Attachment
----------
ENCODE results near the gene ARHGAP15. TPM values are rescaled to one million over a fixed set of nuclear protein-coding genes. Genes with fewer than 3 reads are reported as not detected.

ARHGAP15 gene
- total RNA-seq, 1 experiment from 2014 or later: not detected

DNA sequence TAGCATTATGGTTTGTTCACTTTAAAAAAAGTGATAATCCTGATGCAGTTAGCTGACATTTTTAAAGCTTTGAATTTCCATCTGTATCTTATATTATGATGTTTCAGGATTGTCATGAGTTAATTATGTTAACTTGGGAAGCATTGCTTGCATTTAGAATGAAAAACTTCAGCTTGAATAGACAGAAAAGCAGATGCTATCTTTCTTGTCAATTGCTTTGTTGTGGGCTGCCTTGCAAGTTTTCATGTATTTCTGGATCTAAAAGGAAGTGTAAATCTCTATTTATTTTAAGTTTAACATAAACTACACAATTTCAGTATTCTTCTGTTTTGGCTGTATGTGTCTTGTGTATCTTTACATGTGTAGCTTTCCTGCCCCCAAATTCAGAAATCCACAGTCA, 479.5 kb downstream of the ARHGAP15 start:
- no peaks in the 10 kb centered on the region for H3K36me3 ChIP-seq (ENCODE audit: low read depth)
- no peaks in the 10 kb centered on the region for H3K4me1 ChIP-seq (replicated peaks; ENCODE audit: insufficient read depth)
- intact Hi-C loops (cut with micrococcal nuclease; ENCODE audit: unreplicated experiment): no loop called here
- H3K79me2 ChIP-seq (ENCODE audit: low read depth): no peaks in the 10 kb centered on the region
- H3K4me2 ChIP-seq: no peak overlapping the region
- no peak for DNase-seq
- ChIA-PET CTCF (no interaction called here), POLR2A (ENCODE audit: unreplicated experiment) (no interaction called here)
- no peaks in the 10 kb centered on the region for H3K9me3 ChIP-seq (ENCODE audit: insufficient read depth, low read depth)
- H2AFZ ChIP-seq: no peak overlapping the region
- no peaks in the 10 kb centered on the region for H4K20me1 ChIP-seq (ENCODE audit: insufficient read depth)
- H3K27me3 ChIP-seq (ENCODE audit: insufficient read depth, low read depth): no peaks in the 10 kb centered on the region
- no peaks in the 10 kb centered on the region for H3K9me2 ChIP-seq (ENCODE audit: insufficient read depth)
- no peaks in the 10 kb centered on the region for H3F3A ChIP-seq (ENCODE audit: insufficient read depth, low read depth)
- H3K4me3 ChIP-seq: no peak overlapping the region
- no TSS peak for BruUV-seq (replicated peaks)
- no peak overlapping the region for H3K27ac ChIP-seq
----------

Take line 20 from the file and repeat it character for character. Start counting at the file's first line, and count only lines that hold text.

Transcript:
- no peak overlapping the region for H3K27ac ChIP-seq